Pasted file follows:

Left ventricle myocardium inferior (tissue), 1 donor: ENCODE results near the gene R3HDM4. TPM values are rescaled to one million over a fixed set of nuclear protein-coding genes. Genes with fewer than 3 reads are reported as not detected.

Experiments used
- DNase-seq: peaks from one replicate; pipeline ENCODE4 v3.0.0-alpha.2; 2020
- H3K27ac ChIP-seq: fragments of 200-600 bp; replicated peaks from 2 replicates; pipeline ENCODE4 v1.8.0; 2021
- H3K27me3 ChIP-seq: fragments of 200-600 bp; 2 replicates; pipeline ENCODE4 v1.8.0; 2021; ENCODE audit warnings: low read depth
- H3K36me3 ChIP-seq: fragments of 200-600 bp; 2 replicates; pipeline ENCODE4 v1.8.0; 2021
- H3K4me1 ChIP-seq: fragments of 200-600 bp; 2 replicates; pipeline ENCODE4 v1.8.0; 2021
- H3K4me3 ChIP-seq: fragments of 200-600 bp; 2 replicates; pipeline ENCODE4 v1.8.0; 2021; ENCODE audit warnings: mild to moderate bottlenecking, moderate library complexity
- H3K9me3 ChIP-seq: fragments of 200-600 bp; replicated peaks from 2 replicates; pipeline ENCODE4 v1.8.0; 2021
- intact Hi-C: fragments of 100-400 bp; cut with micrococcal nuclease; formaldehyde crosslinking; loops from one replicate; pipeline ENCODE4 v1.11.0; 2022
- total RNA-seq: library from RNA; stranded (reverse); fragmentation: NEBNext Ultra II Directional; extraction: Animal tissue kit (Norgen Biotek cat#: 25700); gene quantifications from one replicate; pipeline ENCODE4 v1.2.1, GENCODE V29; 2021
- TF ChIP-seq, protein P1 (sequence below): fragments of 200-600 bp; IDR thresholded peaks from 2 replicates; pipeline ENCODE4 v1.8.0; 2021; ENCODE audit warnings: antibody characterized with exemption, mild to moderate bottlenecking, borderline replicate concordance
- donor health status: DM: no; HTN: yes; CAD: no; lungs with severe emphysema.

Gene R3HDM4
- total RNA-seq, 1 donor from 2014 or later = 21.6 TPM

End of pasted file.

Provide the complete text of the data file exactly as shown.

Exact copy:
Left ventricle myocardium inferior (tissue), 1 donor: ENCODE results near the gene R3HDM4. TPM values are rescaled to one million over a fixed set of nuclear protein-coding genes. Genes with fewer than 3 reads are reported as not detected.

Experiments used
- DNase-seq: peaks from one replicate; pipeline ENCODE4 v3.0.0-alpha.2; 2020
- H3K27ac ChIP-seq: fragments of 200-600 bp; replicated peaks from 2 replicates; pipeline ENCODE4 v1.8.0; 2021
- H3K27me3 ChIP-seq: fragments of 200-600 bp; 2 replicates; pipeline ENCODE4 v1.8.0; 2021; ENCODE audit warnings: low read depth
- H3K36me3 ChIP-seq: fragments of 200-600 bp; 2 replicates; pipeline ENCODE4 v1.8.0; 2021
- H3K4me1 ChIP-seq: fragments of 200-600 bp; 2 replicates; pipeline ENCODE4 v1.8.0; 2021
- H3K4me3 ChIP-seq: fragments of 200-600 bp; 2 replicates; pipeline ENCODE4 v1.8.0; 2021; ENCODE audit warnings: mild to moderate bottlenecking, moderate library complexity
- H3K9me3 ChIP-seq: fragments of 200-600 bp; replicated peaks from 2 replicates; pipeline ENCODE4 v1.8.0; 2021
- intact Hi-C: fragments of 100-400 bp; cut with micrococcal nuclease; formaldehyde crosslinking; loops from one replicate; pipeline ENCODE4 v1.11.0; 2022
- total RNA-seq: library from RNA; stranded (reverse); fragmentation: NEBNext Ultra II Directional; extraction: Animal tissue kit (Norgen Biotek cat#: 25700); gene quantifications from one replicate; pipeline ENCODE4 v1.2.1, GENCODE V29; 2021
- TF ChIP-seq, protein P1 (sequence below): fragments of 200-600 bp; IDR thresholded peaks from 2 replicates; pipeline ENCODE4 v1.8.0; 2021; ENCODE audit warnings: antibody characterized with exemption, mild to moderate bottlenecking, borderline replicate concordance
- donor health status: DM: no; HTN: yes; CAD: no; lungs with severe emphysema.

Gene R3HDM4
- total RNA-seq, 1 donor from 2014 or later = 21.6 TPM